A NUMBER OF Irish women are pursuing legal action over complications they suffered after receiving vaginal mesh implants.

The cases have emerged following reports of thousands of patients in the US, UK and Australia enduring similar issues with the devices.

Transvaginal mesh implants are used to treat stress incontinence and more recently pelvic prolapse – when a pelvic organ such as the bladder drops. Both of these conditions are common in women after childbirth. The mesh, a net-like implant, which comes in a number of forms and sizes, is inserted in order to support the weakened organ. Tissue then grows into the pores of the mesh to fortify the walls of the affected organ.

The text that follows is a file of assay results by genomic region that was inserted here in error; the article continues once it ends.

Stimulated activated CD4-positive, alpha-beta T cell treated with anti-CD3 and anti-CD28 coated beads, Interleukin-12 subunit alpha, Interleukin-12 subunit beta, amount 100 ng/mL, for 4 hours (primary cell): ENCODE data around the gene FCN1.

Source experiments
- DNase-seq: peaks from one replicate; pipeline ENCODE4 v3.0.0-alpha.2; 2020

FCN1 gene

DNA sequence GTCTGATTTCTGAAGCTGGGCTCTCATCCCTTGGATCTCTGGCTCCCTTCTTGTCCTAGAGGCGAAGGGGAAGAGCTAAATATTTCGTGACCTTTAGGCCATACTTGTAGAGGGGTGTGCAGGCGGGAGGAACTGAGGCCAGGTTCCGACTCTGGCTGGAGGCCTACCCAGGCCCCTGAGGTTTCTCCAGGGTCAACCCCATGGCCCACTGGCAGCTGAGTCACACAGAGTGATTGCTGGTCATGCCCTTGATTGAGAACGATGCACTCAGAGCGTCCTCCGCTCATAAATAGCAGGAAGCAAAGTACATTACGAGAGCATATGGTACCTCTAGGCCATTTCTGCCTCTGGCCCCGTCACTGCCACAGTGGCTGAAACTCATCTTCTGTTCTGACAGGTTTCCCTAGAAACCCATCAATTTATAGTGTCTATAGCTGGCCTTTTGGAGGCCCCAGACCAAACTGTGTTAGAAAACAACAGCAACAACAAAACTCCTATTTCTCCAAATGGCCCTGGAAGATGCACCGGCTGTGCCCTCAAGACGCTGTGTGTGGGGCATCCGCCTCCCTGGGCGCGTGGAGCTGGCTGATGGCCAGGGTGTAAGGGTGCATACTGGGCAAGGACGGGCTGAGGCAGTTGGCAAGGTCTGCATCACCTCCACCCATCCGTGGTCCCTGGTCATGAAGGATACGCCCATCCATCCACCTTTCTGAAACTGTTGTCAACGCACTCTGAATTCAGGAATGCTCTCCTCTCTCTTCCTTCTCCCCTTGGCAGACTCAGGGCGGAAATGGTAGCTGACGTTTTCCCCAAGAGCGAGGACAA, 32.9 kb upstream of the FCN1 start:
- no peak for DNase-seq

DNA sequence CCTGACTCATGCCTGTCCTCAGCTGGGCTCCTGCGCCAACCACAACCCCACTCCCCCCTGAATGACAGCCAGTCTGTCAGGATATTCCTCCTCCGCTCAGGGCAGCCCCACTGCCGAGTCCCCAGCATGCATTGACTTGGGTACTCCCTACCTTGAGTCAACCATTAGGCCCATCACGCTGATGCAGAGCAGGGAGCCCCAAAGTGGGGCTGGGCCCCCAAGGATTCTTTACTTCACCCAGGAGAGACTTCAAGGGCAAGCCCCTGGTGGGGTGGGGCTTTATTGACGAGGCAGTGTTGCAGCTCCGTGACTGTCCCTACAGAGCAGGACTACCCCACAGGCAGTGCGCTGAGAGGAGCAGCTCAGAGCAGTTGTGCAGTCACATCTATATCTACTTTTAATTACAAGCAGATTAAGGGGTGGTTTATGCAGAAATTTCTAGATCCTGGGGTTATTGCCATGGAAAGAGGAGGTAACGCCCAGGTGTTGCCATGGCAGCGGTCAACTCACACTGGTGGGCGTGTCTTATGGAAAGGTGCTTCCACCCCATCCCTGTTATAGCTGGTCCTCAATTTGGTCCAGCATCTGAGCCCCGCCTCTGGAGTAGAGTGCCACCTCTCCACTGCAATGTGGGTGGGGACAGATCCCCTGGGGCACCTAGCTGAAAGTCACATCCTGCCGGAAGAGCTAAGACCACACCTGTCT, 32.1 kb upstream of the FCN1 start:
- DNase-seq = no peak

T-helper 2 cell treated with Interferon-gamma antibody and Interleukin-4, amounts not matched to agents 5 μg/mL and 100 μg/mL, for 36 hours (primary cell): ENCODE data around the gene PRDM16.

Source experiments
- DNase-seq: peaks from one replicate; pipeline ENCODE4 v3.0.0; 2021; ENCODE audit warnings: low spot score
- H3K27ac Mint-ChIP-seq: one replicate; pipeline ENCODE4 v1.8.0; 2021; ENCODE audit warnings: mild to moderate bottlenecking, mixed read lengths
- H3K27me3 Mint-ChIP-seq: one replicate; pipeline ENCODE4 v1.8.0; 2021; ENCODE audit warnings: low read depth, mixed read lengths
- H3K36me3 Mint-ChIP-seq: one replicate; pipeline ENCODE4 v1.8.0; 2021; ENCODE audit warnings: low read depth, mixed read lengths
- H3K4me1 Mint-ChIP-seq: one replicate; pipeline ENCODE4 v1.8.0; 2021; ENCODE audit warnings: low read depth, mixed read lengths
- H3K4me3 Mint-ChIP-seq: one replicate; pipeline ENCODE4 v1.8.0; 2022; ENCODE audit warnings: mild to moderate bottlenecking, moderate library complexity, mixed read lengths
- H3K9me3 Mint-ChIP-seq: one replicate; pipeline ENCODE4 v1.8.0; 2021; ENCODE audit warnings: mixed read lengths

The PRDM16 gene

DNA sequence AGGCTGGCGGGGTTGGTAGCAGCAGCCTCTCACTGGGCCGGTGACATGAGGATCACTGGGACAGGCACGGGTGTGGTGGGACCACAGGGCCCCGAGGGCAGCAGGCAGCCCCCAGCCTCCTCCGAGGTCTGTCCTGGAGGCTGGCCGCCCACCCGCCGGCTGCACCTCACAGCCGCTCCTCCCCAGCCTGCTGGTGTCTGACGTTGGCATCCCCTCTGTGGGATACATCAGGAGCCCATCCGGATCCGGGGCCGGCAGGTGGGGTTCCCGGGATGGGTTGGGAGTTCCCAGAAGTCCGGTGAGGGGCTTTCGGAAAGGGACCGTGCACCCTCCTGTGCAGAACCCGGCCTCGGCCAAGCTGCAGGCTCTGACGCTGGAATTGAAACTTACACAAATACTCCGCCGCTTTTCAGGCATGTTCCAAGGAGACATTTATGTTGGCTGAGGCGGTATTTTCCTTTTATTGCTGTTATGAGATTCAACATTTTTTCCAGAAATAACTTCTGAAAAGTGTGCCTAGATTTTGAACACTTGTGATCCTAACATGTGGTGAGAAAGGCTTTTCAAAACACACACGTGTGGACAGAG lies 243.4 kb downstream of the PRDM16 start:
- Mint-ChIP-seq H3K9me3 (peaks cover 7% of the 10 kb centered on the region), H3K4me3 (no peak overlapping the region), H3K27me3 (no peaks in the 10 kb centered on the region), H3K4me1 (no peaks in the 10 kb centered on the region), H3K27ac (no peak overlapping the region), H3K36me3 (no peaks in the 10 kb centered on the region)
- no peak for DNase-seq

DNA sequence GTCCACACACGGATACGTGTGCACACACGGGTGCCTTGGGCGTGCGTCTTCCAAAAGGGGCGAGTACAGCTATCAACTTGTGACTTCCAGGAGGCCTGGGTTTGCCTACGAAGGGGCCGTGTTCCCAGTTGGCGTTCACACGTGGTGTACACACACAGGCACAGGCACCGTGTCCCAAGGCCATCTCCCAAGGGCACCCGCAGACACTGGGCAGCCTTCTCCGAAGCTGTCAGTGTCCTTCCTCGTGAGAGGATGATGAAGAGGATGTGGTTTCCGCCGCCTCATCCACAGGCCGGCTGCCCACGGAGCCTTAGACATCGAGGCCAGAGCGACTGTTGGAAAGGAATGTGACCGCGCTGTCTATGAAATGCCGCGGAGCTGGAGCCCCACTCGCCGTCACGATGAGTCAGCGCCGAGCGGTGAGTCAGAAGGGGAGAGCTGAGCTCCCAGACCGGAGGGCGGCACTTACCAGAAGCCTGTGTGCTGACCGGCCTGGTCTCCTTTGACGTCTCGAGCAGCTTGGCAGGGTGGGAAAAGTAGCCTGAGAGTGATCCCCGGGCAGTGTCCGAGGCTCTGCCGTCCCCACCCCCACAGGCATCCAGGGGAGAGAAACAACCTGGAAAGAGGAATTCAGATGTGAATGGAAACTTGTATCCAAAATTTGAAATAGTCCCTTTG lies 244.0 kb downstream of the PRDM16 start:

These devices have been used across Europe, the United States and Australia since the early 2000s and while short-term trials have found low complication rates for implants that are used to treat stress incontinence, there is growing evidence that the efficacy is lower for devices used in women with pelvic prolapse – and complication rates are higher.

Source: The Journal


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